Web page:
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A Theory of the Origin of Ethnic Stratification
Donald L. Noel
Vol. 16, No. 2 (Autumn, 1968), pp. 157-172
Stable URL: http://www.jstor.org/stable/800001
Page Count: 16
You can always find the topics here!Topics: Slavery, Ethnocentrism, African Americans, African American culture, Prestige, Ethnic groups, Social issues, White people, Prejudices, Bail bonds
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Ethnocentrism, competition, and differential power provide the necessary and sufficient bases for constructing a theory of the origin of ethnic stratification. The essence of the theory is that ethnic stratification will emerge when distinct ethnic groups are brought into sustained contact only if the groups are characterized by a high degree of ethnocentrism, competition, and differential power. Competition provides the motivation for stratification; ethnocentrism channels the competition along ethnic lines; and the power differential determines whether either group will be able to subordinate the other. The theory is initially tested via application to the emergence of slavery in seventeenth century America. The outcome encourages further testing of the theory.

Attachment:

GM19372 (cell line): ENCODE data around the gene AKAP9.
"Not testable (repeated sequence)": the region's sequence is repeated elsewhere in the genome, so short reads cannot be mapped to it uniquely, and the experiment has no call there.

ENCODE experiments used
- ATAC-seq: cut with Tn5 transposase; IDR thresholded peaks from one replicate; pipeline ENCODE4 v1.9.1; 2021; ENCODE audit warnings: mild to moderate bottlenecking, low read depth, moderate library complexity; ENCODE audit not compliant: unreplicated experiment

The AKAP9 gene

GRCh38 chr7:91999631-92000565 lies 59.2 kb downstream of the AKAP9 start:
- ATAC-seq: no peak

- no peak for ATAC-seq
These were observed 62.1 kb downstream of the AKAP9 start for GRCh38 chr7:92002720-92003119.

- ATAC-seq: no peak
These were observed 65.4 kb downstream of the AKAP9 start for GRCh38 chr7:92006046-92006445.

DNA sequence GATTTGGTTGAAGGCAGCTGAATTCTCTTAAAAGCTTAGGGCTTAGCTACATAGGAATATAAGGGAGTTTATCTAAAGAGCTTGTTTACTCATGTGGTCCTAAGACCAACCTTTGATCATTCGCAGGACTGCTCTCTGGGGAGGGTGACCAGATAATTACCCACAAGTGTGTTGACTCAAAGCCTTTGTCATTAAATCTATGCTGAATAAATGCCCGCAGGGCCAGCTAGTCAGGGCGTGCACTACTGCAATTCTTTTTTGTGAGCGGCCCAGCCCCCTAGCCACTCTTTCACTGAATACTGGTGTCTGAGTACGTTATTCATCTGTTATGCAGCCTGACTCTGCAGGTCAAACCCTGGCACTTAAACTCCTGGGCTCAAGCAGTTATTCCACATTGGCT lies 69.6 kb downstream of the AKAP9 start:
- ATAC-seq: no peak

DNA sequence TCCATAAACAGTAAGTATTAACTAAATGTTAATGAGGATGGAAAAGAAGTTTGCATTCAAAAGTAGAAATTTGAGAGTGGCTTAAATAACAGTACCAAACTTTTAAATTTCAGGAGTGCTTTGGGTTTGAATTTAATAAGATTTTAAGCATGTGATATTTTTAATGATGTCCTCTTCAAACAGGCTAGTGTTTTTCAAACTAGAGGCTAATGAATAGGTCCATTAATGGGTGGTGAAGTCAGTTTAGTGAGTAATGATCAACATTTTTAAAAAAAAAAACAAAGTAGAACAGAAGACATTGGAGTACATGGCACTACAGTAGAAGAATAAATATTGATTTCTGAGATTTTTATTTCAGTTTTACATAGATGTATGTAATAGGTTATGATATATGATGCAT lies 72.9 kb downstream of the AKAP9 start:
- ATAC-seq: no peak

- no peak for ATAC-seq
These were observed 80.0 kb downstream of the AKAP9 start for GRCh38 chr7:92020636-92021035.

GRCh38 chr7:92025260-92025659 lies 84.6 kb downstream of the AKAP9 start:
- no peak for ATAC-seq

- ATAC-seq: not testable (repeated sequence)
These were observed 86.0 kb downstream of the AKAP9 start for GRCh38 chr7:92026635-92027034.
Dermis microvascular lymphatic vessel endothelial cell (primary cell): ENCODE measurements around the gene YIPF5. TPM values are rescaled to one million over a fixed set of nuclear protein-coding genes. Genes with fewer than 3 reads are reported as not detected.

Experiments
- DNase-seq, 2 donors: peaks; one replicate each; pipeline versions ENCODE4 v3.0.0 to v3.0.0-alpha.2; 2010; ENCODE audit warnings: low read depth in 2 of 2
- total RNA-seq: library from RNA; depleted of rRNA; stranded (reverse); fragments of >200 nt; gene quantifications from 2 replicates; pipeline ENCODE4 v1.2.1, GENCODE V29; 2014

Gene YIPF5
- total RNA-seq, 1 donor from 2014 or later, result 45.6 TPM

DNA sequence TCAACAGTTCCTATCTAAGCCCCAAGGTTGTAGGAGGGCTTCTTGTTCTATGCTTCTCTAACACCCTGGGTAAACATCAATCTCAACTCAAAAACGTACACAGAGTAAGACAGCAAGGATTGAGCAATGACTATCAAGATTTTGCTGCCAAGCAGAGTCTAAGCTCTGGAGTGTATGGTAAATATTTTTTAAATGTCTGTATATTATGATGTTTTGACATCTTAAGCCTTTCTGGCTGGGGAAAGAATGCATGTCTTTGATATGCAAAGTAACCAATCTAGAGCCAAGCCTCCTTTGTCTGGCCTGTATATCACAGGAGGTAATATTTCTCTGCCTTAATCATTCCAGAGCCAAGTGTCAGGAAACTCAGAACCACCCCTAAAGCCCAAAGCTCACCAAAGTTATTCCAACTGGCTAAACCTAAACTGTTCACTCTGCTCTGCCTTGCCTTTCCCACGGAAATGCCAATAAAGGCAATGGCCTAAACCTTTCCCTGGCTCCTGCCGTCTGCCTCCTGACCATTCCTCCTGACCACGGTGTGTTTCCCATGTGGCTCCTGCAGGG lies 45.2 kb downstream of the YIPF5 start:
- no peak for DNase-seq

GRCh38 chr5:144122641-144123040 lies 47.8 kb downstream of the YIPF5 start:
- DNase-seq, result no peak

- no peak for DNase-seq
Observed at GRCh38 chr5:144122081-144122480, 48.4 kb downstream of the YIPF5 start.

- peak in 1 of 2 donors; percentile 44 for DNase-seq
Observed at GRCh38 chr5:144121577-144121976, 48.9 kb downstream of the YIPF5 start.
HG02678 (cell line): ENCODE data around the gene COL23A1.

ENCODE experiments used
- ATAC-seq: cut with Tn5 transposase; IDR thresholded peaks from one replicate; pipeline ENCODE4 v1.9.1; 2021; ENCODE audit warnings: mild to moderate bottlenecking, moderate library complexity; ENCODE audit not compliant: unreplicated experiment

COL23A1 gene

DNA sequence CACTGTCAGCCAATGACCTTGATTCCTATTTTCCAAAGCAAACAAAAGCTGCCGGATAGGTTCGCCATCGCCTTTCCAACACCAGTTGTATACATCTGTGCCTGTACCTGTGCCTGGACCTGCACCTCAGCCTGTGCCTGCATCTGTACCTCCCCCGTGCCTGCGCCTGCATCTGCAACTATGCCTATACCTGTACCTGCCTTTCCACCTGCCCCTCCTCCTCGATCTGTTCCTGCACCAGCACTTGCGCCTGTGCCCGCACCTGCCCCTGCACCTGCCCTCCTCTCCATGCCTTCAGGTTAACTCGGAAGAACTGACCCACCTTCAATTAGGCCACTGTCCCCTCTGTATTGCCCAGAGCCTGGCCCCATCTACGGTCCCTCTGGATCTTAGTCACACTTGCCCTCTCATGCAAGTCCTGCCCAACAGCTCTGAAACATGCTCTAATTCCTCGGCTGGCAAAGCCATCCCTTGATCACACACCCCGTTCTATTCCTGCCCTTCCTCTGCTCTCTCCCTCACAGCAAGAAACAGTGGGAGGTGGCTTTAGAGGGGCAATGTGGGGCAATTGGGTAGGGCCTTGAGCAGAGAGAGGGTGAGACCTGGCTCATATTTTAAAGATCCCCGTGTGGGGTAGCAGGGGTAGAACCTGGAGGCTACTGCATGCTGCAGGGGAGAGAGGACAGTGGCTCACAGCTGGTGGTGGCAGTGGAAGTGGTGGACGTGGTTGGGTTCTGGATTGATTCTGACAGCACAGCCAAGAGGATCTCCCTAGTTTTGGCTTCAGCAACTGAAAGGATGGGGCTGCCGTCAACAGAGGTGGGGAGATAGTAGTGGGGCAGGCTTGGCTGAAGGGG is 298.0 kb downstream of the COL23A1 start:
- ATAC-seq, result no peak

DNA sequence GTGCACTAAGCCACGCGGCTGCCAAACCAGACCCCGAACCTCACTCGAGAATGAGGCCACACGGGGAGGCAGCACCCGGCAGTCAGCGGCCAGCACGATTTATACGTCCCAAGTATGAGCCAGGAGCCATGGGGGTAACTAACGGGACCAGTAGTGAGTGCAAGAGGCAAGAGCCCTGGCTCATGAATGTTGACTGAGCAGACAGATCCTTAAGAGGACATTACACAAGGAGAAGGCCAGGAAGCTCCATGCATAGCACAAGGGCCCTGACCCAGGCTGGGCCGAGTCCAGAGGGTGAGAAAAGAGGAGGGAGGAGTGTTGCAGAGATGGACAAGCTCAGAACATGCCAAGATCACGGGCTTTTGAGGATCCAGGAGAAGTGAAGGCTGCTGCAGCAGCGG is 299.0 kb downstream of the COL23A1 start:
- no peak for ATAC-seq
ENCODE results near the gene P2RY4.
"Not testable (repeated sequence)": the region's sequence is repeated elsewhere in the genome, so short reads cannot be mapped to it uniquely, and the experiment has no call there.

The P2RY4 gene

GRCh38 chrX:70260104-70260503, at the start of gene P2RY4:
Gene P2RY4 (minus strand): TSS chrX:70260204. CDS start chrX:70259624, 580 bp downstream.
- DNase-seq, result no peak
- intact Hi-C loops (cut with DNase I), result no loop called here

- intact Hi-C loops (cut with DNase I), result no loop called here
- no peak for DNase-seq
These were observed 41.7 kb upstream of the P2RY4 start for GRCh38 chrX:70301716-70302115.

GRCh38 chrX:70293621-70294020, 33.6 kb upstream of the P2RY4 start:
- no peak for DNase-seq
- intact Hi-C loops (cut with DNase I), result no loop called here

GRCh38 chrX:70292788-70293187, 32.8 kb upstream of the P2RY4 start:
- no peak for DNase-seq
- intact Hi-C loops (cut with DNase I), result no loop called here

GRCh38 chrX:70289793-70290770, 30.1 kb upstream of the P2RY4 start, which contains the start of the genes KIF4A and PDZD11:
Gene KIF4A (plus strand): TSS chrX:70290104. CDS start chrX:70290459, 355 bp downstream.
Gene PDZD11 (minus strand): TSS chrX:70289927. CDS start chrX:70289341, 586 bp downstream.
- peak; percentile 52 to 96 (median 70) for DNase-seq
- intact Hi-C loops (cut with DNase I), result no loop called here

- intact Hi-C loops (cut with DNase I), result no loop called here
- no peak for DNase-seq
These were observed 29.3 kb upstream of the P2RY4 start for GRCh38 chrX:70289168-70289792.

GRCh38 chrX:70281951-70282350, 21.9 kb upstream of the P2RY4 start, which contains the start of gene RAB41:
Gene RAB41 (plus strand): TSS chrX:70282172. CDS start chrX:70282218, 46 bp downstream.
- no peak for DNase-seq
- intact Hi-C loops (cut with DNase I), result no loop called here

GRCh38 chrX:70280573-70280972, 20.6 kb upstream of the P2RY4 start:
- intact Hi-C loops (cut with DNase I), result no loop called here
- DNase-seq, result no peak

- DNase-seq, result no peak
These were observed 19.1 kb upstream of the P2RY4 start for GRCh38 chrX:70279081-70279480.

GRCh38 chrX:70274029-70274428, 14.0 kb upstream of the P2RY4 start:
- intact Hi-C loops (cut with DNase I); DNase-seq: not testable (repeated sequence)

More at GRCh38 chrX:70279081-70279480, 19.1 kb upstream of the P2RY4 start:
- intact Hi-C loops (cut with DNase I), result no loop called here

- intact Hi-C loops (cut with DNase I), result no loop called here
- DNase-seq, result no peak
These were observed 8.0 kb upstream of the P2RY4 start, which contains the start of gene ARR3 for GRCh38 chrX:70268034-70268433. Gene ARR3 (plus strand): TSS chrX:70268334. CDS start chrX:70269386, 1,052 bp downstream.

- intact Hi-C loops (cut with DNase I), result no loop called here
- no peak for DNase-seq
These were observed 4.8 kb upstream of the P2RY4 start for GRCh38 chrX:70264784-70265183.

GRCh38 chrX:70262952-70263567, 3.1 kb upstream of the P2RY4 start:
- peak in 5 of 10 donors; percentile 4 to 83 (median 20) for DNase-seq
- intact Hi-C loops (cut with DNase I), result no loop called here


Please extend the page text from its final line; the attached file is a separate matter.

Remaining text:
Social Problems © 1968 Oxford University Press